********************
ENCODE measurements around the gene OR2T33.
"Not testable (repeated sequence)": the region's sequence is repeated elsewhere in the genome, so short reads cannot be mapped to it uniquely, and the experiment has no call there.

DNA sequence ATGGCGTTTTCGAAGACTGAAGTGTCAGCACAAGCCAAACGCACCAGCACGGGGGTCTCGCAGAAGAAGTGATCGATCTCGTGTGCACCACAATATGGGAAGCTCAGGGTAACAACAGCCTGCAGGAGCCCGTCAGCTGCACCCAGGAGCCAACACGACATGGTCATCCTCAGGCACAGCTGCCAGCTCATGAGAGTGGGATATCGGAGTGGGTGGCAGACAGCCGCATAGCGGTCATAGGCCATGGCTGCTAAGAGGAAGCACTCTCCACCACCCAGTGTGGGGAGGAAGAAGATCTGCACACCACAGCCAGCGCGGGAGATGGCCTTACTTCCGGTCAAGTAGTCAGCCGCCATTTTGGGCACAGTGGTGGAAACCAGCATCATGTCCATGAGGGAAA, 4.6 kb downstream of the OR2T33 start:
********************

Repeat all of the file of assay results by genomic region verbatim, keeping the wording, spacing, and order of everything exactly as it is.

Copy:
ENCODE measurements around the gene OR2T33.
"Not testable (repeated sequence)": the region's sequence is repeated elsewhere in the genome, so short reads cannot be mapped to it uniquely, and the experiment has no call there.

DNA sequence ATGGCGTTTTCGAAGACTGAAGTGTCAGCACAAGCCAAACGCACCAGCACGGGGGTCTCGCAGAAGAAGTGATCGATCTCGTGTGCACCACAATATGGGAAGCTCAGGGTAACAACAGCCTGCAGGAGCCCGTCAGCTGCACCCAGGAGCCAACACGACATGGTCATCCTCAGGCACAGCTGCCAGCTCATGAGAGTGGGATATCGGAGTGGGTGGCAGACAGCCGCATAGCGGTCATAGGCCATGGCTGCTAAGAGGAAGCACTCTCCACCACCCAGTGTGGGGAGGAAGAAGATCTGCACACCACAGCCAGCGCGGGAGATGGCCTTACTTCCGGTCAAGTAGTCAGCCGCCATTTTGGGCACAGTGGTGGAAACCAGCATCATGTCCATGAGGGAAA, 4.6 kb downstream of the OR2T33 start: